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Built Bar pays BYU football players an ‘additional $600’ after questions arose about NIL deal payments

Company founder and CEO Nick Greer pens letter to every player with the payment, says Built has exceeded its commitment

SHARE Built Bar pays BYU football players an ‘additional $600’ after questions arose about NIL deal payments
Built Brands co-founder Nick Greer speaks as he and BYU head coach Kalani Sitake discuss new NIL deal.

Built Brands co-founder Nick Greer speaks as he, BYU head coach Kalani Sitake, and BYU players Tyler Allgeier, Nick Billoups and Talmage Gunther talk with media during an availability at the BYU Student Athlete Building in Provo regarding the school’s NIL agreements with Built on Friday, Aug. 13, 2021.

Scott G Winterton, Deseret News

Nutritional energy bar-maker Built Protein Bars is paying BYU football players an “additional $600” after questions arose recently about a name, image and likeness agreement the Utah-based company had with members of the 2022 team.

In a letter received individually by all 123 players, both scholarship players and walk-ons, Built CEO and founder Nick Greer said the latest payment of $600 “is an extra 15% of the proceeds from sales of the CougarTail Puff bar.”

The letter was shared on social media by at least one player, walk-on Joshua Singh.

“After making this payment, BUILT will have paid more than 30% of CougarTail sales back to BYU and BYU football players,” Greer wrote. “To be clear, this far exceeds the original commitment and hopefully leaves no doubt in your minds of our love and appreciation for you.”

Greer’s letter and Built’s additional payment comes after The Salt Lake Tribune reported last Sunday that six current or former BYU football players said the company had shorted the players for their promotion of the bars on their social media platforms.

Several players contacted by the Deseret News on Sunday night confirmed that 15% of the sales of the bars had yet to reach their pockets; running back Miles Davis preached patience, saying it was a “misunderstanding” and that he was confident the payments would eventually be made when the terms of the contract concluded on May 31.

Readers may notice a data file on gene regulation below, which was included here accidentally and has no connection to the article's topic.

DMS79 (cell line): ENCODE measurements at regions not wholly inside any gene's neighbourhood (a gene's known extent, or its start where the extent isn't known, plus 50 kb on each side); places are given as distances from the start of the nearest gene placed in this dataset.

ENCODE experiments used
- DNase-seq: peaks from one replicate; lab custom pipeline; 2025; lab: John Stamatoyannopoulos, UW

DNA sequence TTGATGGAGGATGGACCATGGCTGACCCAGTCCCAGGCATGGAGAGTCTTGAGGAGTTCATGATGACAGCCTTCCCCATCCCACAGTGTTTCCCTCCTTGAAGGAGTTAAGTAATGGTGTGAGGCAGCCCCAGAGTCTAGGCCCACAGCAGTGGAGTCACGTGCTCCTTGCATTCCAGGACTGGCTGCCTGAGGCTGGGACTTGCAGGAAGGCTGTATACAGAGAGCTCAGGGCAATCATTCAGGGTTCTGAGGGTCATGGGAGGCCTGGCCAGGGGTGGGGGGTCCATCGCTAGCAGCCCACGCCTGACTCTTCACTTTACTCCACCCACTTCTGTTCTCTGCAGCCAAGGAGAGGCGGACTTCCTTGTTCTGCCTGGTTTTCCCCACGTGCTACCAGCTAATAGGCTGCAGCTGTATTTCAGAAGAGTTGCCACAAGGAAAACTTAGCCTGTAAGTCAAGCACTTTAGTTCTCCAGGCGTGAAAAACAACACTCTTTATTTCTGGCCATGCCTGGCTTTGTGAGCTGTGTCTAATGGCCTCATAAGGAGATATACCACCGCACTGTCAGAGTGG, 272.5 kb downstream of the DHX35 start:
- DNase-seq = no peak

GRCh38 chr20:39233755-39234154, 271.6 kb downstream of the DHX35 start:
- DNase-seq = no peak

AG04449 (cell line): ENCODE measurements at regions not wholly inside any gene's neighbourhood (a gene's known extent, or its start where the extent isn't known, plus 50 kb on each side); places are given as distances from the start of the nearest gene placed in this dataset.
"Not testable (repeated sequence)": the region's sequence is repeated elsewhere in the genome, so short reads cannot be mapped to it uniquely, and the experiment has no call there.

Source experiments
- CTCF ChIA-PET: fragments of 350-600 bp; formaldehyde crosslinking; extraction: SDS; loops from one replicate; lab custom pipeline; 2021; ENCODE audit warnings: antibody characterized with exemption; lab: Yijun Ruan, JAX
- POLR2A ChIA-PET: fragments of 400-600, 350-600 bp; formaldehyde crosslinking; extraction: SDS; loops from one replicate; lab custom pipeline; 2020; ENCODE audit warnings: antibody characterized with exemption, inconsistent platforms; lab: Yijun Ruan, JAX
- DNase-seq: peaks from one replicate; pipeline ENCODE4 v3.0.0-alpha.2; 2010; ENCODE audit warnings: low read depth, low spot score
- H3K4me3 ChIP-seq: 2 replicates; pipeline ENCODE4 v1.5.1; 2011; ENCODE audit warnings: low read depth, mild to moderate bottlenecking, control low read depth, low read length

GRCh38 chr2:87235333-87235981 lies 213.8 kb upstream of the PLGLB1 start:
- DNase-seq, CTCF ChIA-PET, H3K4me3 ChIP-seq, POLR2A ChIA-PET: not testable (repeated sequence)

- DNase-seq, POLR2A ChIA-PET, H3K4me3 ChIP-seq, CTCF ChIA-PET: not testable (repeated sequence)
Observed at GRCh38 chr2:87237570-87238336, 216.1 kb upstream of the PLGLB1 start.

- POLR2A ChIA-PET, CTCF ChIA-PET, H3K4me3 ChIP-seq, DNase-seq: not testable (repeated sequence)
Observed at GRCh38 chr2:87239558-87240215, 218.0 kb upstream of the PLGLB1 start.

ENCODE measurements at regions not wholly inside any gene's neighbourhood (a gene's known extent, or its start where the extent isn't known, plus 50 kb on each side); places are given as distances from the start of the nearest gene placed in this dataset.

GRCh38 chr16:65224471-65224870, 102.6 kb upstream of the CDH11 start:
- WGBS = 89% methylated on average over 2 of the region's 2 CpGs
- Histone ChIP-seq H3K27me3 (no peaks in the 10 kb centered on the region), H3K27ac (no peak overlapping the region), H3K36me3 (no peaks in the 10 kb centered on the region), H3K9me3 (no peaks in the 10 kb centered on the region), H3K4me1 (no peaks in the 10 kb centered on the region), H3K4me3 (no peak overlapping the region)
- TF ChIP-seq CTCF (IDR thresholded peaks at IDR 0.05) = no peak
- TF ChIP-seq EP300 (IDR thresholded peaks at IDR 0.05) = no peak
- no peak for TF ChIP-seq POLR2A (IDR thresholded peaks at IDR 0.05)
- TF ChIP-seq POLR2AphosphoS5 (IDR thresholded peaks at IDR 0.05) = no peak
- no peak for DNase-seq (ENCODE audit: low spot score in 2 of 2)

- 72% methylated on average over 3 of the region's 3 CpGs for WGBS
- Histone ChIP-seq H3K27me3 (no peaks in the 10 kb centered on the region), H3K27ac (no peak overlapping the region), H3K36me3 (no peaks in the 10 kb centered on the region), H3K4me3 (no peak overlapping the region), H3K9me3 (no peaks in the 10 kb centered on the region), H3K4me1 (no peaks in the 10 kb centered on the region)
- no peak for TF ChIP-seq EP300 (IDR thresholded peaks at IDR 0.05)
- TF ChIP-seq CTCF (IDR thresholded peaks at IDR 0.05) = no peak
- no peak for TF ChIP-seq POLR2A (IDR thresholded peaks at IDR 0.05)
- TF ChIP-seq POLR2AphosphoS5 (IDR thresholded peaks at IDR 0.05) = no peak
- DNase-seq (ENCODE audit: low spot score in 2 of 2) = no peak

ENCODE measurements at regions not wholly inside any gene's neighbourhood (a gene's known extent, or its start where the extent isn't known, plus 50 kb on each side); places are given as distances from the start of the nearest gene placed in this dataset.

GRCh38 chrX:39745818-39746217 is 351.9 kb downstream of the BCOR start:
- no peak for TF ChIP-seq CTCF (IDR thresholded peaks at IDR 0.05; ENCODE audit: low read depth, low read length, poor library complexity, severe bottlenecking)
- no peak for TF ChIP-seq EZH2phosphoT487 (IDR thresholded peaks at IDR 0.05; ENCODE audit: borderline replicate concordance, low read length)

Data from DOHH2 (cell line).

Another player, who asked to remain anonymous, said the players had not received “royalties” from sales of that bar and a different bar in 2021.

“I don’t understand what is going on. This isn’t like them,” the player said of the company that Greer says has given more than $1.25 million to BYU and its players the past two years.

While vacationing in Europe, Greer told the Deseret News Tuesday that the players’ claims had left him “aggravated, frustrated and deeply saddened” and that the company had met its financial obligations to BYU and the players to date and would ensure more would reach their pockets after some payments to BYU Licensing and to a “football discretionary fund” controlled by head coach Kalani Sitake were made.

Through a BYU spokesperson, Sitake said last Tuesday that those funds had yet to reach his control and asked the players for patience.

In the letter to the players, Greer said Built has “yet to decide how to continue our relationship next season with BYU and NIL.”

When contacted Wednesday about the situation, BYU Athletics issued a three-paragraph statement in support of Built and the “$1.25 million dollars” it or its players have received from the company.

“As the first year of this new and extended agreement wraps up, BYU and BUILT are working on the final accounting and ensuring compliance on behalf of everyone — especially our players,” the statement read.


Built Brands CEO Nick Greer shows a gift box from BYU in his office at Built Brands in American Fork on Tuesday, July 26, 2022. Built Brands LLC supports the BYU Cougars football program and has name, image and likeness agreements with individual players.

Kristin Murphy, Deseret News